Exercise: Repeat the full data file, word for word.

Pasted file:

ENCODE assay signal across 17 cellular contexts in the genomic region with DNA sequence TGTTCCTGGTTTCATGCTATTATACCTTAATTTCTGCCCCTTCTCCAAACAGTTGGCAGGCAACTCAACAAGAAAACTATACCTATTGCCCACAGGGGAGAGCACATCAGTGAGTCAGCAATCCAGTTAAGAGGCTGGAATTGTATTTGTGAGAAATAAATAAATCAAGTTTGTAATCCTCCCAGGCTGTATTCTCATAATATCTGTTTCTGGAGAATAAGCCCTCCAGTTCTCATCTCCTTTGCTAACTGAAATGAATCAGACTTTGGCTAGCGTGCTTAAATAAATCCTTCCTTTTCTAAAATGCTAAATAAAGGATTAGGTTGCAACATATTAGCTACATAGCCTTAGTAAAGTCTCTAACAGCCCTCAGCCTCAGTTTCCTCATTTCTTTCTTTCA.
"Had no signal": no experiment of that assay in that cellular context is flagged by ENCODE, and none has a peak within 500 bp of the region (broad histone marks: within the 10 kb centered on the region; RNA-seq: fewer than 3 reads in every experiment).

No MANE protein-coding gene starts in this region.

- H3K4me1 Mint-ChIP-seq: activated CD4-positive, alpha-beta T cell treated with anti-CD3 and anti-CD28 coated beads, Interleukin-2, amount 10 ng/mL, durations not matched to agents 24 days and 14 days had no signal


ENCODE assay signal across 17 cellular contexts in the genomic region with DNA sequence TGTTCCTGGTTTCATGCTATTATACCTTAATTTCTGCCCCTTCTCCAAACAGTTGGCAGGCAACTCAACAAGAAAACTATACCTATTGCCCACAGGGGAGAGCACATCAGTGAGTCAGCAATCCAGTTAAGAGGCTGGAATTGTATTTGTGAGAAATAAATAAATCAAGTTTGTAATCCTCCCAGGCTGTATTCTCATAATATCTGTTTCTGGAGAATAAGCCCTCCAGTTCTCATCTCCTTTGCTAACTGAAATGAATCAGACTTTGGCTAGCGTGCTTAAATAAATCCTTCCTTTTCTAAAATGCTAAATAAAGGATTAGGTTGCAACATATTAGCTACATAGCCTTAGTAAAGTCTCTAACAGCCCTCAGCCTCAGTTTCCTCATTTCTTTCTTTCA.
"Had no signal": no experiment of that assay in that cellular context is flagged by ENCODE, and none has a peak within 500 bp of the region (broad histone marks: within the 10 kb centered on the region; RNA-seq: fewer than 3 reads in every experiment).

No MANE protein-coding gene starts in this region.

- H3K4me1 Mint-ChIP-seq: activated CD4-positive, alpha-beta T cell treated with anti-CD3 and anti-CD28 coated beads, Interleukin-2, amount 10 ng/mL, durations not matched to agents 24 days and 14 days had no signal